TRA Wordtalks

"Sunday, 14th September, 1997 - Learn from Others."

30/97 14.9.97 Scripture: Acts 15:1-36

YEARS ago I arrived in Amsterdam, Holland, to speak to 5,000 delegates for the first International Conference of Itinerant Evangelists. After booking into the hotel, feeling hungry, I went into a sandwich shop and looked at the various kinds of meat in the refrigerated cabinet. I spoke to the lady behind the counter in my very best Dutch: "I would like to have a roast pork sandwich on rye." In her very best English she replied, "We don't sell roast pork." As she spoke I noticed behind her a picture of the Western Wall of Jerusalem, and the serviette holder on the top of the counter in the shape of the Star of David. Trying out my Dutch again, I said, "Are you a kosher shop?" She said, "We are the only kosher sandwich shop in Amsterdam." At the only kosher sandwich shop in Amsterdam, I had asked for a roast pork sandwich! If it had not been for the first Conference of Itinerant Evangelists in Jerusalem, 2000 years ago, no Christian would eat roast pork. Our Scripture from Acts 15, impinges upon what we as Christians eat and not eat. This passage deals with our culture, those things which we regard as important to us, those things which we believe are right and natural, but which may not be essential to our faith. Have you noticed that you tend to regard yourself as normal and that those around you who are different, are not? Your speech, your colour, your dress, your behaviour - these are normal. It is easy to regard others as being different and being somewhat less than normal. We all have these norms, our cultural background, and we use them to judge others. We all come from distinctive cultural back-grounds and we must learn the difference between what stems from our cultural heritage and what is essential to our faith. What is essential will abide, and what is cultural may change. In 1862, a Methodist minister in Sydney, wrote that the order, tone, and appearance of Wesleyan services here were "so truly English, that one might have imagined they were held in the heart of Yorkshire, Lincolnshire, or Lancashire rather than fifteen thousand miles distant from our shores." We transported culture, not just faith. We have a cultural cringe seen as late as 1924 when the Roman Catholic Archbishop Daniel Mannix still equated Irishness with Christianity: "The more deeply they breathe the Irish atmosphere the stronger and more vigorous would be the Australian faith". We need distinguish Australian faith from European culture. There is an example of this in Acts 15. It tells of a dispute in the church concerning culture.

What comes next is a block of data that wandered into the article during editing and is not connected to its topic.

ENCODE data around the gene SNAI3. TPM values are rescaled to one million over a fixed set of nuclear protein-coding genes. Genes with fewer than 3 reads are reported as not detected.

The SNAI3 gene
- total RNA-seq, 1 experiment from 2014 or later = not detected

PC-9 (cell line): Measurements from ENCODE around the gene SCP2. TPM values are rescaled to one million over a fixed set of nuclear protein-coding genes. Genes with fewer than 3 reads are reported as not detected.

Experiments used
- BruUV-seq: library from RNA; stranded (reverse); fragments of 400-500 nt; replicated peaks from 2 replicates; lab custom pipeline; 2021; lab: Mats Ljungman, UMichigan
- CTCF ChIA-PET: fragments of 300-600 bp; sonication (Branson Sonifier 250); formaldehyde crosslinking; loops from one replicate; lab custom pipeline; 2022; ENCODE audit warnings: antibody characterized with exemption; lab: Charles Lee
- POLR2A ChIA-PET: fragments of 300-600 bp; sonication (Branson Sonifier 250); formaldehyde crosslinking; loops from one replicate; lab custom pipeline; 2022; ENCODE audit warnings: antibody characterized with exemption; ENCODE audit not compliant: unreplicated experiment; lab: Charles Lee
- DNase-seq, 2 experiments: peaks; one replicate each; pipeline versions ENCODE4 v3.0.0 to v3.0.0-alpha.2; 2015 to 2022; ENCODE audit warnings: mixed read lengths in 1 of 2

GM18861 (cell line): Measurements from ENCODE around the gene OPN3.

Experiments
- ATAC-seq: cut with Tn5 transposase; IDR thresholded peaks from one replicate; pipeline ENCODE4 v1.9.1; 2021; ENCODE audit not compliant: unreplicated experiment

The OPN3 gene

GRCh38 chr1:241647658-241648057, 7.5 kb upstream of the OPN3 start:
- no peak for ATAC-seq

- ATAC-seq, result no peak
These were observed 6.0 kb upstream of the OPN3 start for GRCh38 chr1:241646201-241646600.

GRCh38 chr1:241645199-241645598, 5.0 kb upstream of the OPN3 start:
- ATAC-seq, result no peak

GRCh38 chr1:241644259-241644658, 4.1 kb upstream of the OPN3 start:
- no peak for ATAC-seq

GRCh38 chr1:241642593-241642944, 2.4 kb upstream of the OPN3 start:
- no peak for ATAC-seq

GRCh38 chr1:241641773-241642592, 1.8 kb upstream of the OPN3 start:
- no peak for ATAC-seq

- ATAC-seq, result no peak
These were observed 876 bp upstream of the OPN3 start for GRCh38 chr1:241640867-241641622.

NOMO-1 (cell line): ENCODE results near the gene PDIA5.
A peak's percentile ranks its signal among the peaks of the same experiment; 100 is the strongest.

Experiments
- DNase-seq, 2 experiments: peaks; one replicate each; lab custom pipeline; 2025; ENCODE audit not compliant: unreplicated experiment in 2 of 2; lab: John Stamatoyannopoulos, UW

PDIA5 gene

"Some men came down from Judea to Antioch and were teaching the brothers: `Unless you are circumcised, according to the custom taught by Moses, you cannot be saved.'" Antioch was the growth centre of the church. It was not a Jewish centre, but Greek. When these men came from Jerusalem, the birthplace of the church and centre of conservatism, to the Greek centre where there was growth and new life, they began to teach the believers that "unless you are circumcised, according to the custom taught by Moses, you cannot be saved." There are people today saying the same kind of thing. The men from Jerusalem said to the believers in Antioch that they could not be saved unless they followed the laws of Moses, unless they were circumcised, unless they kept Jewish dietary laws, unless they ate kosher food, unless they......! You may have grown up in a home where it was said you could not be saved unless you abstained from using make-up, unless you avoided picture theatres and ball-room dancing and the like. Many people add their own cultural ideas. But there is a difference between faith and culture. These men from Jerusalem were saying "unless...." What they were doing was confusing the demands of faith with details of culture. We need to learn that lesson in the church. We tend to Christianise our culture. We take our behaviour patterns and baptise them, saying, "That is Christian." We ask someone, "Are you a Christian?" He replies, "My oath I am. I was born in Sydney!" To be born in Sydney no more makes one a Christian than being born in hospital makes one a bed-pan! There is no relationship between the two, between what is essential to the faith, and what is simply cultural. To insist there is will lead to conflict between faith and culture.